Independent brewers are making fine beers. Don Kavanagh's interest is piqued.
As the midwinter Christmas season approaches, a new year starts too, with the evenings starting to get longer from next Friday, June 22.
I mention this only to make an utterly tenuous link between the time of the year and a few new beers I've tried recently. One of them, Invercargill Brewery's Saison, is one of the most interesting beers I've had in ages.
Saison beers originated in the French-speaking part of Belgium as a lower-alcohol option to slake the thirst of those gathering the harvest. Often made with a wheat component, many saisons also included ginger, orange and coriander.
Steve Nally's Invercargill version opts for a more vigorous level of alcohol (it comes in at 6.8 per cent), but without sacrificing any flavour to the hotter alcohol. In fact, this beer is all about flavour, with a really tangy orange character coming through on the palate and a huge belt of citrus and passionfruit on the nose. It's a really impressive beer and cements the brewery's place as one of the country's best and most innovative.
Another new beer from Invercargill is the Wasp Pilsner. This 4.8 per cent kamahi honey-flavoured pils is a wonderfully refreshing drop, with the sweetness of honey balancing the crispness of the lager. The name comes from the fact that wasps steal honey in the wild and that's what the brewery did to get the ingredients for this beer (although I can't help suspecting that no one realised that wasps don't make honey until after the labels had been printed.)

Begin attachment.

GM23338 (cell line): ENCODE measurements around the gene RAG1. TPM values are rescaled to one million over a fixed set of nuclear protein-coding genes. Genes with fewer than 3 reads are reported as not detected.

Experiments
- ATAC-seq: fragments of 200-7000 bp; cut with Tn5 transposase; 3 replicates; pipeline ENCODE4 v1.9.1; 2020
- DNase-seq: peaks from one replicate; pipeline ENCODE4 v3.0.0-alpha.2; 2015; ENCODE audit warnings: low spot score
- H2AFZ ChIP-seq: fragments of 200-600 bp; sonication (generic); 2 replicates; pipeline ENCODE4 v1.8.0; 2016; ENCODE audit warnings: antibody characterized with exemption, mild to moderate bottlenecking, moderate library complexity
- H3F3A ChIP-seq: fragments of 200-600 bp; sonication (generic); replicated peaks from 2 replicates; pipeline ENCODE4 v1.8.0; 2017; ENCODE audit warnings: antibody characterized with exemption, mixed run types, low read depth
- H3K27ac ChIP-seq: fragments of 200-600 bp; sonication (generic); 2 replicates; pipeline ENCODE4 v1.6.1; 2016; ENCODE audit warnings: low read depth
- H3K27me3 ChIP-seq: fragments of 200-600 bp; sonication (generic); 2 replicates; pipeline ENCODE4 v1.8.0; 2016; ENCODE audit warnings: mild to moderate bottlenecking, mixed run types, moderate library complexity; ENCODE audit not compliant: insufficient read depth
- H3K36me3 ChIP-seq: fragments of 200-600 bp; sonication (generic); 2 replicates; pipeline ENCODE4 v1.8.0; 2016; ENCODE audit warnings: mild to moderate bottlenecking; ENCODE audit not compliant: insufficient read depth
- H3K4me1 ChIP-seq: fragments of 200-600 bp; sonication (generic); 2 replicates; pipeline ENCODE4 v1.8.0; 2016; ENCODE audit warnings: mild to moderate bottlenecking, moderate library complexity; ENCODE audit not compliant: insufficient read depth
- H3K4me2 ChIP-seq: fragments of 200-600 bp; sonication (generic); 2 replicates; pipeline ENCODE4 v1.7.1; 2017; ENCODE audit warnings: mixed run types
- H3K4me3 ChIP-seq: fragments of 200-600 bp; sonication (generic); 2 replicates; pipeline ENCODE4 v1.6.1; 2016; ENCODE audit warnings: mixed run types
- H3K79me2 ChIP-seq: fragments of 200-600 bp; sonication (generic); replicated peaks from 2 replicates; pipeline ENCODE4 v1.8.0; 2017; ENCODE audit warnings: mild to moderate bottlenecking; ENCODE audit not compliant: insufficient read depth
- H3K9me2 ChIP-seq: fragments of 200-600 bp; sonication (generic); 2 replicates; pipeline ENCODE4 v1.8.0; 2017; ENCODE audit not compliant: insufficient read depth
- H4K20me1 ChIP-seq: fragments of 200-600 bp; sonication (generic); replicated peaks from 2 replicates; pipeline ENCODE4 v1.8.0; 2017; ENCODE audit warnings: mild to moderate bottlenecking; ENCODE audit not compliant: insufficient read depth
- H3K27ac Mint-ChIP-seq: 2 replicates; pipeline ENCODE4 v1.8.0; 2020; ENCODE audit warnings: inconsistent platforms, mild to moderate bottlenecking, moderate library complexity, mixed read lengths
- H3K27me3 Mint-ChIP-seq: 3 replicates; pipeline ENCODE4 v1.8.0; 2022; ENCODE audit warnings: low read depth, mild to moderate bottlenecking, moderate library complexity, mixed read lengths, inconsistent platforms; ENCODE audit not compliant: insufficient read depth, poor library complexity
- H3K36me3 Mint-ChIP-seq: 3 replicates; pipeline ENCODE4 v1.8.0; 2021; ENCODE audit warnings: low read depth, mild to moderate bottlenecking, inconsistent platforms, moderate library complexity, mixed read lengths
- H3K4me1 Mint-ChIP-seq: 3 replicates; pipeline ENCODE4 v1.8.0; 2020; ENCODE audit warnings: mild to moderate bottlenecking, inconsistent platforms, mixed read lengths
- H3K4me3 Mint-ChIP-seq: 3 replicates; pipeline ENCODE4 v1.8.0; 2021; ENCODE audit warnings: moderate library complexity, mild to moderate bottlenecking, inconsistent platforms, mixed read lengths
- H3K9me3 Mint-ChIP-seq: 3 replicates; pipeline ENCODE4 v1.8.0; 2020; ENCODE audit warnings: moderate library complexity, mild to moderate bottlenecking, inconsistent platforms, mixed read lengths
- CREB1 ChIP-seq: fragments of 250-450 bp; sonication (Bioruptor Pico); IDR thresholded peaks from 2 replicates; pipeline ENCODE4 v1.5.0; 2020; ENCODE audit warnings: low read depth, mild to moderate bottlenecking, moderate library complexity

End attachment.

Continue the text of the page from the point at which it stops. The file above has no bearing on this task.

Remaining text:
Another couple of new-ish ales I've come across recently will get me in trouble with the beer snobs, but frankly who cares?
Boundary Road Brewery in the Hunua ranges used to be Independent Brewing and still makes international brands such as Carlsberg under licence. In the past year it has also been concentrating on a range of craft beers and two of the latest additions are worth checking out.
Mumbo Jumbo IPA is a big, beefy IPA with a lovely floral nose and a good piney hop bite on the palate. Weighing in at 5.2 per cent, it's not going to knock you about too much either.
The Chocolate Moose (see what they did there?) is a 4.5 per cent chocolate stout with real coffee and dark chocolate aromas along with a warming burst of pure cocoa on the palate.
As I say, many purists will roll their eyes at the mention of Boundary Road, which they tend to view with suspicion because it is part of what used to be Independent Liquor, the company that almost single-handedly invented the RTD. But the Boundary Road range is getting more interesting with every beer and they are worth both the time and effort of tracking them down. Happy hunting.